Private Spaceflight Companies Eye Moon Bases Human exploration of deep space is looking more and more like a tag-team affair, with NASA jetting off to asteroids and Mars while the private sector sets up shop on the moon. While NASA has no plans to return humans to the lunar surface anytime soon, private industry is eyeing Earth's nearest neighbor intently, said Bigelow Aerospace founder and president Robert Bigelow. "The brass ring for us is having a lunar base — as a company and in conjunction with other companies, and even other, possibly, foreign entities as well," Bigelow said during a teleconference with reporters today (May 23). Two months ago, NASA tapped Bigelow Aerospace to sound out the private sector's interest and intent in going beyond low-Earth orbit, in an attempt to help map out possible public-private partnerships in deep space. Space entrepreneur Robert Bigelow (left) discusses layout plans of the company's lunar base with Eric Haakonstad, one of the Bigelow Aerospace lead engineers.Credit: Bigelow Aerospace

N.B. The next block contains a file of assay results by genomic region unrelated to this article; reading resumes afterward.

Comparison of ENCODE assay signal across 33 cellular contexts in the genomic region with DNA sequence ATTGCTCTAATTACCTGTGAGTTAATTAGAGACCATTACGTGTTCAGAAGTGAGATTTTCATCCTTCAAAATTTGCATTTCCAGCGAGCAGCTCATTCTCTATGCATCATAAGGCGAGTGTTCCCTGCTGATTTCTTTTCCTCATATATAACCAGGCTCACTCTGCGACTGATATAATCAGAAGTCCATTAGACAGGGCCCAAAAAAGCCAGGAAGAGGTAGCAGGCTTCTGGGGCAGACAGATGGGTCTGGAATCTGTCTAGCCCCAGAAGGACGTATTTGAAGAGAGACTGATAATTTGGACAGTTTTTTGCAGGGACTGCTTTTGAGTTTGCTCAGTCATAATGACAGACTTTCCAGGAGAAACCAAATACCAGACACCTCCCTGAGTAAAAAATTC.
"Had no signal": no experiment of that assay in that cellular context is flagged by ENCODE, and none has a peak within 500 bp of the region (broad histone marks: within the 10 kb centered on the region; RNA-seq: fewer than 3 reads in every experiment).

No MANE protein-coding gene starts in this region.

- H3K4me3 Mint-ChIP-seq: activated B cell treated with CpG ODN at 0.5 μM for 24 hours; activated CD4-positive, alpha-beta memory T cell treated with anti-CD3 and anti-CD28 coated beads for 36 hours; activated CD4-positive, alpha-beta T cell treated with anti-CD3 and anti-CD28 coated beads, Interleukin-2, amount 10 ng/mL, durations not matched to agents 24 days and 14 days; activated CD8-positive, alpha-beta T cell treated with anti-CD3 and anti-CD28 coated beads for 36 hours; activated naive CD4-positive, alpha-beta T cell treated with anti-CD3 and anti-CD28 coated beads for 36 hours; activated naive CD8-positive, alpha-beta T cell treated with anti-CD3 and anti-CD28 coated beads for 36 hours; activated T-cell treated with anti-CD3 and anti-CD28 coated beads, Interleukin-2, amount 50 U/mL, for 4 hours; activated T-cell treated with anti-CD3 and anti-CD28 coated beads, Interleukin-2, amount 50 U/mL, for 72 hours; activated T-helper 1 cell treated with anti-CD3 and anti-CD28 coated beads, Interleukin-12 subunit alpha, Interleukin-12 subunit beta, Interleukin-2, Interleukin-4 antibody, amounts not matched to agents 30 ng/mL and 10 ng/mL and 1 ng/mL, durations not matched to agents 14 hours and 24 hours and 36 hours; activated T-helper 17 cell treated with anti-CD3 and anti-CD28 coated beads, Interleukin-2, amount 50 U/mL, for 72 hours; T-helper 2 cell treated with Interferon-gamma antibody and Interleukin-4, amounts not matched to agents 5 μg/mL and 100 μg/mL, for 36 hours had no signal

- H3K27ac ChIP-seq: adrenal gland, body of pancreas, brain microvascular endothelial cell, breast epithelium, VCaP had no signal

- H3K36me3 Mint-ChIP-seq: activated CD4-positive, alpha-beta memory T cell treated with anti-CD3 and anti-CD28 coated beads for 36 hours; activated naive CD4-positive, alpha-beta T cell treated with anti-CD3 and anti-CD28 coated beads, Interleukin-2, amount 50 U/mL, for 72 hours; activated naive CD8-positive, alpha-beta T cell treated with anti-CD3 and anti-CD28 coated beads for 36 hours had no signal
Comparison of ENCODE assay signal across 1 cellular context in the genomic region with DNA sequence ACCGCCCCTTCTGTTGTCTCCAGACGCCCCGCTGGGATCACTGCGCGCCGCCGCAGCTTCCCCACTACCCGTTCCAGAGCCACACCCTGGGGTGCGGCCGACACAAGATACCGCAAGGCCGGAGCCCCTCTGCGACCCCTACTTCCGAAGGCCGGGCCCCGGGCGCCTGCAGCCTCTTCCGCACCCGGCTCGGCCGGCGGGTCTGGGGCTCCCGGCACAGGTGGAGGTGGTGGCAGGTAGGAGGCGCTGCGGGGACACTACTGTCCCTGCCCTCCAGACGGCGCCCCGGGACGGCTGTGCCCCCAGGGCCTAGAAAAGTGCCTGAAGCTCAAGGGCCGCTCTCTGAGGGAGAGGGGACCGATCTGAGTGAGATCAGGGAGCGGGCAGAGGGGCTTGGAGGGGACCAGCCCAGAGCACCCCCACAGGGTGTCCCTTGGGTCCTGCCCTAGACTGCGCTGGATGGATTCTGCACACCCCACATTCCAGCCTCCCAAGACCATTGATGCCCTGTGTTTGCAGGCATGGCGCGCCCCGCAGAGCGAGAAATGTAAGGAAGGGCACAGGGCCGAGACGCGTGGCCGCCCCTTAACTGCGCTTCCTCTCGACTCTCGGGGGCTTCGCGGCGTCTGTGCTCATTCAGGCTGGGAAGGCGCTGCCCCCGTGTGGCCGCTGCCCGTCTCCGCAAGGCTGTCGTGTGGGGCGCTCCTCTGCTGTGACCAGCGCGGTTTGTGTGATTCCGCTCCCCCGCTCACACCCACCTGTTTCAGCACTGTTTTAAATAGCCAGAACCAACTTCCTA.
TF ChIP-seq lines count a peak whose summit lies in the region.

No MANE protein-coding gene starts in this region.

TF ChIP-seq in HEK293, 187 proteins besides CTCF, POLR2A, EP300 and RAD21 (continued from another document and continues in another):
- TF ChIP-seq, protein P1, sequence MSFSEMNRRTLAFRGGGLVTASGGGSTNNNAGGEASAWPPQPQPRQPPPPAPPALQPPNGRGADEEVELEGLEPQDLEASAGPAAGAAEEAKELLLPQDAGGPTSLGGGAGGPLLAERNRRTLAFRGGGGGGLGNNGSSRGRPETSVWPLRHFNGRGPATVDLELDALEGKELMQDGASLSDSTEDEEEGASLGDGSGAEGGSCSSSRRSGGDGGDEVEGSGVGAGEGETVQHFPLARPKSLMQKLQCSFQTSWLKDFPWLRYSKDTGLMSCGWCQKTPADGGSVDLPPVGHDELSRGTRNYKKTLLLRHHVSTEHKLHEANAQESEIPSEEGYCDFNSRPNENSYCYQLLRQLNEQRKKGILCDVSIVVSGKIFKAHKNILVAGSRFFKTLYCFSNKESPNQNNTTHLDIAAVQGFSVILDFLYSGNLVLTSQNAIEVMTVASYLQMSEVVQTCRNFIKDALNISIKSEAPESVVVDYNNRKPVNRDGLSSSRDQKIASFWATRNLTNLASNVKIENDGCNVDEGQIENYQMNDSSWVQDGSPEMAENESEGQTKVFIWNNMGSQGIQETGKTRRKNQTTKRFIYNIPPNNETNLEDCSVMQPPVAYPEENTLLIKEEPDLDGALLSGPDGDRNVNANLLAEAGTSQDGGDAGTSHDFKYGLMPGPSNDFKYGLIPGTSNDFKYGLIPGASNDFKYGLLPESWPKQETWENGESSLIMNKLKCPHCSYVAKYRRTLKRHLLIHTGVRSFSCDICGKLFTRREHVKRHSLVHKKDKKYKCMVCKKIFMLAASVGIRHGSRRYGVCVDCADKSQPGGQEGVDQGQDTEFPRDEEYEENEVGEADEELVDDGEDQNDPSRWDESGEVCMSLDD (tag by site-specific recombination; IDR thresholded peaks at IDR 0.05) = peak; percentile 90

NASA Astrobiology: Life in the Universe Space Station Astronauts Log One Million Photos Space Station Astronauts Log One Million Photographs April 4, 2012 -- Two Russian spacecraft -- a Soyuz and Progress cargo ship -- hang above the Earth, docked to the International Space Station (ISS) while green wisps of auroral activity complete the scene. On any average day, this photograph would be a beautiful reminder of the serenity of space and the ingenuity of mankind. But this isn't any "average" photograph. Why the USA and NASA need astrobiology I am an astrobiologist, for 50 years an astronomer, and before that a physicist. With my colleague and friend Roger Angel, we started the process of learning how to detect Earth-like planets in 1985. I am a co-author of the NASA booklet The Terrestrial Planet Finder. I have served with scientific and technical teams to develop that mission since 1995. I have been a professor of astronomy at U. Arizona for the last 30 years, and I became P.I. for the Arizona team (LAPLACE, Life And PLanets Astrobiology CEnter) in 2003. As a professional who has moved my research area around many times, I have both been depressed and concerned about the difficulty my colleagues have in pulling together material that crosses many fields. There are many complex issues that face our country and our world today. The first activity of my Astrobiology team was to hold a graduate student conference. Neville J. Professor of Astronomy Director LAPLACE